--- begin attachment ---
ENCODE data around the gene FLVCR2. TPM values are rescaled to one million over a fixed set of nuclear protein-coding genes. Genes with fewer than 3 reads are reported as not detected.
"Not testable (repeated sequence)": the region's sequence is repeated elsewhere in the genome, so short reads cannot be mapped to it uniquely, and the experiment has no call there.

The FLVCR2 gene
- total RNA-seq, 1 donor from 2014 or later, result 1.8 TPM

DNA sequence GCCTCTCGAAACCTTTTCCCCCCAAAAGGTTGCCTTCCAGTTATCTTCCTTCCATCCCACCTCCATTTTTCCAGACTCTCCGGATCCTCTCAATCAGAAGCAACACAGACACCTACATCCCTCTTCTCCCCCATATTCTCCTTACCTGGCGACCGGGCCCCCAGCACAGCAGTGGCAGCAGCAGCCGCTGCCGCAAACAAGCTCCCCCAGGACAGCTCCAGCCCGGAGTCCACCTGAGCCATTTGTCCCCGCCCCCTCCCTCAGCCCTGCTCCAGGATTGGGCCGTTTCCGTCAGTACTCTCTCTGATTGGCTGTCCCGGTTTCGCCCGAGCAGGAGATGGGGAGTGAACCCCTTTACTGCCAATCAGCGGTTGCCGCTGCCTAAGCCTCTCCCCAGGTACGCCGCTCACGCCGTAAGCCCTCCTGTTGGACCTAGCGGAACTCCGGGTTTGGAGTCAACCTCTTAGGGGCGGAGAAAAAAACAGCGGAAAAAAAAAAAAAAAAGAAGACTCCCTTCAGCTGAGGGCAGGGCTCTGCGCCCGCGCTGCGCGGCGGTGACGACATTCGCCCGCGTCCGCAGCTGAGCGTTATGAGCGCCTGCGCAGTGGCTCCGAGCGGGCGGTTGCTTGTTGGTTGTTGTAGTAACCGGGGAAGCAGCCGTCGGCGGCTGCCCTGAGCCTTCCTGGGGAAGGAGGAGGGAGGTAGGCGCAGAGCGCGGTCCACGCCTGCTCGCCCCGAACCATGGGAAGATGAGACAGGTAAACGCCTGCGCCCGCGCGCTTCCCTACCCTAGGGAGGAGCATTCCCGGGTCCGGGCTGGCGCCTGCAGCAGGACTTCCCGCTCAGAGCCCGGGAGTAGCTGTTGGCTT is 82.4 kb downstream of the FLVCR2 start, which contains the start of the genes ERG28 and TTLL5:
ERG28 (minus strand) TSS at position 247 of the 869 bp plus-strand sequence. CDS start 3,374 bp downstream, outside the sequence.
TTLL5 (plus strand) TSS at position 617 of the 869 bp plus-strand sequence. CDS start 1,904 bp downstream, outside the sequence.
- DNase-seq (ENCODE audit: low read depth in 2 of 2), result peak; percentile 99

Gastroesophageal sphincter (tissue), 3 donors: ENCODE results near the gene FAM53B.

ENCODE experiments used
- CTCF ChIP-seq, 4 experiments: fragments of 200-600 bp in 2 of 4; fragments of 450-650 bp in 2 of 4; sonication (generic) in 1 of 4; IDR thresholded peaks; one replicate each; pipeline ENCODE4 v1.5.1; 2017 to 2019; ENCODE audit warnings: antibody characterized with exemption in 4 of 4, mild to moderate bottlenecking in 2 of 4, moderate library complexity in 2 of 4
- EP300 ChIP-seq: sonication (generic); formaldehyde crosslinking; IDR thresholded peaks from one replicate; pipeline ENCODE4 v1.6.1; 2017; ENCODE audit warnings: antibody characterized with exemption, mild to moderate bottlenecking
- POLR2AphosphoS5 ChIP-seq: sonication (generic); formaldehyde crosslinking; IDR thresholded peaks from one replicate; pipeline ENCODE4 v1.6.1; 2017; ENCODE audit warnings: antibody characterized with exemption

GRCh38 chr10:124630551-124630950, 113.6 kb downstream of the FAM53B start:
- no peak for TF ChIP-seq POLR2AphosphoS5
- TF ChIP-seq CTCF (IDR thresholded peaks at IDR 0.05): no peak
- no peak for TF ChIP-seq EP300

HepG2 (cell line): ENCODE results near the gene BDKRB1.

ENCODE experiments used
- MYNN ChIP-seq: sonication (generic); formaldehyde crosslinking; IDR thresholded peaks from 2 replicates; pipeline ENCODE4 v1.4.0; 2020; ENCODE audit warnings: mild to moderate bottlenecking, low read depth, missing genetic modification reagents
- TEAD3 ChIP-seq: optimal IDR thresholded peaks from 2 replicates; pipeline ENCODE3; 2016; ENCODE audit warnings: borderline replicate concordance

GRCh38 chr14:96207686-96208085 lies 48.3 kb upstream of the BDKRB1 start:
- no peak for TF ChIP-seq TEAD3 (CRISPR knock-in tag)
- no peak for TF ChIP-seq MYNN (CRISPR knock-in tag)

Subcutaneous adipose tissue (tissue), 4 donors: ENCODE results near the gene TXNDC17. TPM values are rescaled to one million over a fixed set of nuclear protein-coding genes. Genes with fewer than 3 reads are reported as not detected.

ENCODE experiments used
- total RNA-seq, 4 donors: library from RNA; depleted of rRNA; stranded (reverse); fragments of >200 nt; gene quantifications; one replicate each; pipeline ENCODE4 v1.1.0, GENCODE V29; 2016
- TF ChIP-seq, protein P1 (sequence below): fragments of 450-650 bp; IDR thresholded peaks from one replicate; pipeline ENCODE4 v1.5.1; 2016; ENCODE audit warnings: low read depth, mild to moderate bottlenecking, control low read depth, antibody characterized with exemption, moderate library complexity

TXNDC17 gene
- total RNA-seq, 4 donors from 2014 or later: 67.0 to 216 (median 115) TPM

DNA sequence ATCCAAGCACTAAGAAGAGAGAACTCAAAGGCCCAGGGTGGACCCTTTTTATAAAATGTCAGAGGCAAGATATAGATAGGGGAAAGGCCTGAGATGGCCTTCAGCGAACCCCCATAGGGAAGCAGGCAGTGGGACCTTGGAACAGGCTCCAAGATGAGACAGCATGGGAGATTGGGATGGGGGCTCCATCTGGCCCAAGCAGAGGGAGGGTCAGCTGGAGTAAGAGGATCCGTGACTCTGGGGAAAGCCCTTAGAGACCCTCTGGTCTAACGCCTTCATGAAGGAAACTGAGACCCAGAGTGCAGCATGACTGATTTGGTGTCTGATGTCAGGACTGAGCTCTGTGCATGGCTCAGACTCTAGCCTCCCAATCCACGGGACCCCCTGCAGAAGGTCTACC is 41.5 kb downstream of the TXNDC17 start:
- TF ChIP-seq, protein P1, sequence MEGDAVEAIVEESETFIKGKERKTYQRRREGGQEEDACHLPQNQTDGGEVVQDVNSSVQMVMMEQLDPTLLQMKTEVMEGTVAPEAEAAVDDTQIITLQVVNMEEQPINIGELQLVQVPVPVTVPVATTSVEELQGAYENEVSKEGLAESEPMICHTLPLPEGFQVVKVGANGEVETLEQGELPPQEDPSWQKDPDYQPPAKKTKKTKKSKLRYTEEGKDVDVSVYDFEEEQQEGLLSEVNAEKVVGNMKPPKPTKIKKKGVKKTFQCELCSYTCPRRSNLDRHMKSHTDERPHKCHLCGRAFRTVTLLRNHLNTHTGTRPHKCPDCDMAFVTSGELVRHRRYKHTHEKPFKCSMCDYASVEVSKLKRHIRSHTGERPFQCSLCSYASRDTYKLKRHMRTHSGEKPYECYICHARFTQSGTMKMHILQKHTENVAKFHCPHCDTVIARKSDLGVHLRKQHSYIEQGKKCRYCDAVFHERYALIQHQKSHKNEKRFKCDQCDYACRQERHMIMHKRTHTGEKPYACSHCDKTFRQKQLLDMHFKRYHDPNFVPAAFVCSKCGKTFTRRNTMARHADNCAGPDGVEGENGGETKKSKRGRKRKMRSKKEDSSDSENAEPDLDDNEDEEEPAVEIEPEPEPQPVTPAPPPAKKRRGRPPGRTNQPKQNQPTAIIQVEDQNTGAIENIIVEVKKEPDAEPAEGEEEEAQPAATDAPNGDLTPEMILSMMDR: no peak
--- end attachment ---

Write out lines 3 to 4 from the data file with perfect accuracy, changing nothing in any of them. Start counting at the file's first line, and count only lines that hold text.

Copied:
The FLVCR2 gene
- total RNA-seq, 1 donor from 2014 or later, result 1.8 TPM